• DLR seeks the best discriminating subspace and preserves the sparse structure.• DLR uses label information to learn a more discriminative sparse structure.• Sparse coefficient vector is quickly computed by class specific linear regression.• The difficulty of selecting graph construction parameters is avoided in DLR.• Promising experimental results on three public face datasets are presented.Recently the underlying sparse representation structure in high dimensional data has received considerable attention in pattern recognition and computer vision. In this paper, we propose a novel semi-supervised dimensionality reduction (SDR) method, named Double Linear Regressions (DLR), to tackle the Single Labeled Image per Person (SLIP) face recognition problem. DLR simultaneously seeks the best discriminating subspace and preserves the sparse representation structure. Specifically, a Subspace Assumption based Label Propagation (SALP) method, which is accomplished using Linear Regressions (LR), is first presented to propagate the label information to the unlabeled data. Then, based on the propagated labeled dataset, a sparse representation regularization term is constructed via Linear Regressions (LR). Finally, DLR takes into account both the discriminating efficiency and the sparse representation structure by using the learned sparse representation regularization term as a regularization term of Linear Discriminant Analysis (LDA). The extensive and encouraging experimental results on three publicly available face databases (CMU PIE, Extended Yale B and AR) demonstrate the effectiveness of the proposed method.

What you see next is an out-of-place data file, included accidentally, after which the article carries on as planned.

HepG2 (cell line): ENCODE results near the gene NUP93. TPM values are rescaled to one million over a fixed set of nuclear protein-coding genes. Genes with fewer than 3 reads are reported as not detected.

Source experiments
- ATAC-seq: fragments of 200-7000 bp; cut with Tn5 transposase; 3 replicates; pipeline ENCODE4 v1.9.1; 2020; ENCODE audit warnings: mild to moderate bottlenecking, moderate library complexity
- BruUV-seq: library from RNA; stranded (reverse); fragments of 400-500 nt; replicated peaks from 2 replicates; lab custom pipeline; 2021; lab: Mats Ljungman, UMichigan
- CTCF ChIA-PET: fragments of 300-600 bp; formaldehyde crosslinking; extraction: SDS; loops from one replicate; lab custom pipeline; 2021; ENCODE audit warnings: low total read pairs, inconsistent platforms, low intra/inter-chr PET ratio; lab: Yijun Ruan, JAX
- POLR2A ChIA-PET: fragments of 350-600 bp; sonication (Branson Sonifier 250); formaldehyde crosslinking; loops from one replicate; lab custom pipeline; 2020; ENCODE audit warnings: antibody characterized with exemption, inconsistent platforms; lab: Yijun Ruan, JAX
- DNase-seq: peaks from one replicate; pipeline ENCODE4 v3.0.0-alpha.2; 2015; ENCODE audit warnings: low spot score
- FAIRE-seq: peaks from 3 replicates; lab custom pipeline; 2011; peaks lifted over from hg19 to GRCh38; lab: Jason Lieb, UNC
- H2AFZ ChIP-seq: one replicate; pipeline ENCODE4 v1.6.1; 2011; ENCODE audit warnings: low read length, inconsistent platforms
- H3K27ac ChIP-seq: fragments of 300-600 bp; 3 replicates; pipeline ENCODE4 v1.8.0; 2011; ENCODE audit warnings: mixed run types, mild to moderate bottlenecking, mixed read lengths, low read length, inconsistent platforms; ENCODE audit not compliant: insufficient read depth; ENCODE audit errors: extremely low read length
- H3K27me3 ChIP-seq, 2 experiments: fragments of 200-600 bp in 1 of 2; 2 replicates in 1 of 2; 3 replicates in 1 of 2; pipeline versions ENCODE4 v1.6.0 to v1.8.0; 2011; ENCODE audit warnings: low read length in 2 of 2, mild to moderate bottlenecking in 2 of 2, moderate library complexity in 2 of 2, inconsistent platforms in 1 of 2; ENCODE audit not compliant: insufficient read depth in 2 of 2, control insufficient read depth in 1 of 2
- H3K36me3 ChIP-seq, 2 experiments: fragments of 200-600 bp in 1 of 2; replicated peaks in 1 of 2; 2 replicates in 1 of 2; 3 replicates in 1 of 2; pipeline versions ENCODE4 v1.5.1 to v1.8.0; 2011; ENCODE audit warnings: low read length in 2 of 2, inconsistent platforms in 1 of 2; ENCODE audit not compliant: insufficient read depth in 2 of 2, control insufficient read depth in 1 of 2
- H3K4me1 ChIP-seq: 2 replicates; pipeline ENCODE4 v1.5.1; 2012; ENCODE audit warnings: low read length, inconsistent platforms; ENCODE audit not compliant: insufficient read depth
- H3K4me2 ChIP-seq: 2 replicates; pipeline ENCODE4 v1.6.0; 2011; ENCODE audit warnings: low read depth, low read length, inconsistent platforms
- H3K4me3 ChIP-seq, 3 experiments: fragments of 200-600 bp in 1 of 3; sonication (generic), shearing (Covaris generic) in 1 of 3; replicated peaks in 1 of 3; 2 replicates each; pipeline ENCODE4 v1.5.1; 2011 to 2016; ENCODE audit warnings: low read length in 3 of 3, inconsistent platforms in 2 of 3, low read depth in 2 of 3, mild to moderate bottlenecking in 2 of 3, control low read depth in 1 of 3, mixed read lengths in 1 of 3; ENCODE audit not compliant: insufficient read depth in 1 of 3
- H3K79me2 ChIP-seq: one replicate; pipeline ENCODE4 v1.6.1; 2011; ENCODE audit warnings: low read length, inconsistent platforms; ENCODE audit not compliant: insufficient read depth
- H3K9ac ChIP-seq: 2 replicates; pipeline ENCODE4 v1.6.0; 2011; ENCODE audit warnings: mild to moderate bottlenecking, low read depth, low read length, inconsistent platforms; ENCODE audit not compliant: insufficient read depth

In many fields of scientific research such as face recognition , bioinformatics , and information retrieval , the data are usually presented in a very high dimensional form. This make the researchers confront with the problem of “the curse of dimensionality” , which limits the application of many practical technologies due to the heavy computational cost in high dimensional space, and deteriorates the performance of model estimation when the number of training samples are small compared to the number of features. In practice, dimensionality reduction has been employed as an effective way to deal with “the curse of dimensionality”. In the past years, a variety of dimensionality reduction methods have been proposed , , , ,  and . According to the geometric structure considered, the existing dimensionality reduction methods can be categorized into three types: global structure based methods, local neighborhood structure based methods, and the recently proposed sparse representation structure  and  based methods. Two classical dimensionality reduction methods Principle Component Analysis (PCA)  and Linear Discriminant Analysis (LDA)  belong to global structure based methods. In the field of face recognition, they are known as “Eigenfaces”  and “Fisherfaces” . Two popular local neighborhood structure based methods are Locality Preserving Projections (LPP)  and Neighborhood Preserving Embedding (NPE) . LPP and NPE are named “Laplacianfaces”  and “NPEfaces”  in face recognition. The representative sparse representation structure based methods include Sparsity Preserving Projections (SPP) , Sparsity Preserving Discriminant Analysis (SPDA)  and Fast Fisher Sparsity Preserving Projections (FFSPP) . They have also been successfully applied to face recognition. In order to deal with the nonlinear structure in data, most of the above linear dimensionality reduction methods have been extended to their kernelized versions which perform in Reproducing Kernel Hilbert Space (RKHS) . Kernel PCA (KPCA)  and Kernel LDA (KLDA)  are the nonlinear dimensionality reduction methods corresponding to PCA and LDA. Kernel LPP (KLPP)  and  and Kernel NPE (KNPE)  are the kernelized versions of LPP and NPE. The nonlinear version of SPDA is Kernel SPDA . One of the major challenges to appearance-based face recognition is recognition from a single training image  and . This problem is called “one sample per person” problem: given a stored database of faces, the goal is to identify a person from the database later in time in any different and unpredictable poses, lighting, etc. from just one image per person . Under many practical scenarios, such as law enforcement, driver license and passport card identification, in which there is usually only one labeled sample per person available, the classical appearance-based methods including Eigenfaces and Fisherfaces suffer big performance drop or tend to fail to work. LDA fails to work since the within-class scatter matrix degenerates to a zero matrix when only one sample per person is available. Zhao et al.  suggested replacing the within-class scatter matrix with an identity matrix to make LDA work in this setting, although the performance of this Remedied LDA (ReLDA) is still not satisfying. Due to its importance and difficulty, one sample per person problem has aroused lots of interest in face recognition community. To attack this problem, many ad hoc techniques have been developed, including synthesizing virtual samples  and , localizing the single training image , probabilistic matching  and neural network methods . More details on single training image problem can be found in a recent survey . As the fast development of the digital photography industry, it is possible to have a large set of unlabeled images. In this background, a more natural and promising way to attack one labeled sample per person problem is semi-supervised dimensionality reduction (SDR). Semi-supervised Discriminant Analysis (SDA)  is one SDR method which has been successfully applied to single labeled image per person face recognition. SDA first learns the local neighborhood structure using the unlabeled data and then uses the learned local neighborhood structure to regularize LDA to obtain a discriminant function which is as smooth as possible on the data manifold. Laplacian LDA (LapLDA) , Semi-supervised LDA (SSLDA) , and Semi-supervised Maximum Margin Criterion (SSMMC)  are all reported semi-supervised dimensionality reduction methods which can improve the performance of their supervised counterparts like LDA and Maximum Margin Criterion (MMC) . These methods consider the local neighborhood structure and can be unified under the graph embedding framework  and . Despite the success of these SDR methods, there are still some disadvantages: (1) these SDR methods are based on the manifold assumption which requires sufficiently many samples to characterize the data manifold ; (2) the adjacency graphs constructed in these methods are artificially defined, which brings the difficulty of parameter selection of neighborhood size and edge weights. To resolve these issues, Sparsity Preserving Discriminant Analysis (SPDA)  was presented. SPDA first learns the sparse representation structure through solving nn (number of training samples) 1ℓℓ1 norm optimization problems, and then uses the learned sparse representation structure to regularize LDA. SPDA has achieved a good performance on single labeled image per person face recognition, but it still has some shortages: (1) it is computationally expensive since nn1ℓℓ1 norm optimization problems need to be solved in learning the sparse representation structure and (2) the label information is not taken advantage of in learning the sparse representation structure. To tackle the above problems, we propose a novel SDR method, named Double Linear Regressions (DLR), which simultaneously seeks the best discriminating subspace and preserves the sparse representation structure. More specifically, a Subspace Assumption Based Label Propagation (SALP) method, which is accomplished using Linear Regressions (LR), is first presented to propagate the label information to the unlabeled data. Then, based on the propagated labeled dataset, a sparse representation regularization term is constructed via Linear Regressions (LR). Finally, DLR takes into account both the discriminating efficiency and the sparse representation structure by using the learned sparse representation regularization term as a regularization term of linear discriminant analysis. It is worthwhile to highlight some aspects of DLR as follows: (1) DLR is a novel semi-supervised dimensionality reduction method aiming at simultaneously seeking the best discriminating subspace and preserving the sparse representation structure. (2) DLR can obtain the sparse representation structure via nn small class specific linear regressions. Thus, it is more time efficient than SPDA. (3) In DLR, label information is first propagated to all the training set. Then it is used in learning a more discriminative sparse representation structure. (4) Unlike SDA, there are no graph construction parameters in DLR. The difficulty of selecting these parameters is avoided. (5) Our proposed label propagation method SALP is quite general. It can be combined with other graph-based SDR methods to construct a more discriminative graph. The rest of the paper is organized as follows. Section 2 gives a brief review of LDA and RDA. DLR is proposed in Section 3. DLR is compared with some related works in Section 4. The experimental results and discussions are presented in Section 5. Finally, Section 6 gives some concluding remarks and future work.